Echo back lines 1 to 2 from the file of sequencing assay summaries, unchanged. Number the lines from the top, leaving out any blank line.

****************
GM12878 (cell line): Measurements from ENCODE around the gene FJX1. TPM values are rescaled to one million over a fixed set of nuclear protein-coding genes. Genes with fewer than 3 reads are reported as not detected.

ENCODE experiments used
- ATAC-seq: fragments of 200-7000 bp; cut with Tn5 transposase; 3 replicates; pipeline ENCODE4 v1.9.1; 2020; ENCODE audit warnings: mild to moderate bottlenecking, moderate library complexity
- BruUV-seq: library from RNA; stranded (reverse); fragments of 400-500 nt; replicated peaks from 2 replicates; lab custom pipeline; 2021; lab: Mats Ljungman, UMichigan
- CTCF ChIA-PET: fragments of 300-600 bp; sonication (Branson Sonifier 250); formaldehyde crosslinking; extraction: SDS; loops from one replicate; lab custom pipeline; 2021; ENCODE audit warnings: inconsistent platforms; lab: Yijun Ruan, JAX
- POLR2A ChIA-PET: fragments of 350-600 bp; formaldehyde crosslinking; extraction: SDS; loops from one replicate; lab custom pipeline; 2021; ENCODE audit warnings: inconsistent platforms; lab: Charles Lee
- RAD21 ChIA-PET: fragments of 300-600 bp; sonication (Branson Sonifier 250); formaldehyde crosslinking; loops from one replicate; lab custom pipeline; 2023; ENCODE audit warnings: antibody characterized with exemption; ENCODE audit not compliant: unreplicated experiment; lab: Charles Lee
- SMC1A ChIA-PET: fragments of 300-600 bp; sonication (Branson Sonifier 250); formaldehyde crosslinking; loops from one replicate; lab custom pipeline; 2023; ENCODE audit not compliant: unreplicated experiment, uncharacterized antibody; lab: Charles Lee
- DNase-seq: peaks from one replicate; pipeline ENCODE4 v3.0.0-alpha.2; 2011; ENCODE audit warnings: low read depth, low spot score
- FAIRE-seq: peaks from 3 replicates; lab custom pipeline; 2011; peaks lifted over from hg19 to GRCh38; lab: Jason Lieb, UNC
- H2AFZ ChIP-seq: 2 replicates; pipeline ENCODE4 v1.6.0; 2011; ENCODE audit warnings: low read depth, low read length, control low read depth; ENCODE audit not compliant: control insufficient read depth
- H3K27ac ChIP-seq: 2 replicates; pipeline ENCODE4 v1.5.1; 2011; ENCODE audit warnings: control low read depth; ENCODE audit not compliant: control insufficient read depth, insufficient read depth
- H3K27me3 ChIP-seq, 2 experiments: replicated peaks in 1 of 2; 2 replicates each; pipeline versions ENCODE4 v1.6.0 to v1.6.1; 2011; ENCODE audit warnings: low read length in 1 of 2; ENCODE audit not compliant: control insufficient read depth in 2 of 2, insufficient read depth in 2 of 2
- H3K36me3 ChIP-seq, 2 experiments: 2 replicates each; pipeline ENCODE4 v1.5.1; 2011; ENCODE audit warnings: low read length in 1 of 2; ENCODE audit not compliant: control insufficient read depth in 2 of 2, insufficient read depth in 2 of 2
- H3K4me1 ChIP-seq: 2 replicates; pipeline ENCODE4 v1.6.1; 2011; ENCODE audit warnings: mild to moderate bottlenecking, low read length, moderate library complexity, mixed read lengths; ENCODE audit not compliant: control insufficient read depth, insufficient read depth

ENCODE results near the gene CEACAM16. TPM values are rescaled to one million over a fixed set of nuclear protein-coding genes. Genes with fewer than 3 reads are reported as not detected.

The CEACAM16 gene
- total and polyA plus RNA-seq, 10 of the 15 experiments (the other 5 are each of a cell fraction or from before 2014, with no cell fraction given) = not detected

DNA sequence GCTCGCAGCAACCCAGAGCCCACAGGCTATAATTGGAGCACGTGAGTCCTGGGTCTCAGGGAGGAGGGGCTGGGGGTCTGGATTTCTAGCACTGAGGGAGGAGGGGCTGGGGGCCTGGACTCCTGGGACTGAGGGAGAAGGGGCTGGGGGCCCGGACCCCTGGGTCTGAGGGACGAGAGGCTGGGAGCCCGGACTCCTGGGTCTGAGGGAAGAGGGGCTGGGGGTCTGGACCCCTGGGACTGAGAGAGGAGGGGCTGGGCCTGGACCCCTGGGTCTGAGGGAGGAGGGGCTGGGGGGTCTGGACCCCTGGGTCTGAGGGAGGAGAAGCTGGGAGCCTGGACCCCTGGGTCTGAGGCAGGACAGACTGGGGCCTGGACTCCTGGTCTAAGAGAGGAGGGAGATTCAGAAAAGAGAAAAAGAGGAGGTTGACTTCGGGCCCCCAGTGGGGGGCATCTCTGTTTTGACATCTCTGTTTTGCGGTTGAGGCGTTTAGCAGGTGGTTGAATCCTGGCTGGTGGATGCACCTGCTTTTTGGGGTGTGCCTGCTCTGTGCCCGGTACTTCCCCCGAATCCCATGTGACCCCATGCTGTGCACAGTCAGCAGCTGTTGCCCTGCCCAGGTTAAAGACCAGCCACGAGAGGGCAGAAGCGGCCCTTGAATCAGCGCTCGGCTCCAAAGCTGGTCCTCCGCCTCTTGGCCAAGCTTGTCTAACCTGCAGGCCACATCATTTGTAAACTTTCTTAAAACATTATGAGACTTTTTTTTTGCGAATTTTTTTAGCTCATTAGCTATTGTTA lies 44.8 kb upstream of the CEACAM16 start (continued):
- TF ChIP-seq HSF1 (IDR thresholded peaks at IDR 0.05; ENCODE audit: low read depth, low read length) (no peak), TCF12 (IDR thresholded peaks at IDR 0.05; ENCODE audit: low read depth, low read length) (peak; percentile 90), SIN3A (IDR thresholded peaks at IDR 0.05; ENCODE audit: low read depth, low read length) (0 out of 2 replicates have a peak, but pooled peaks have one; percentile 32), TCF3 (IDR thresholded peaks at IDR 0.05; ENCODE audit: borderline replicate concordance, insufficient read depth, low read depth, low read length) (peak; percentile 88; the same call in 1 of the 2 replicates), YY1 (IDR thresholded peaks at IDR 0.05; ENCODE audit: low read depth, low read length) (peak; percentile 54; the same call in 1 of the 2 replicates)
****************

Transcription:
GM12878 (cell line): Measurements from ENCODE around the gene FJX1. TPM values are rescaled to one million over a fixed set of nuclear protein-coding genes. Genes with fewer than 3 reads are reported as not detected.

ENCODE experiments used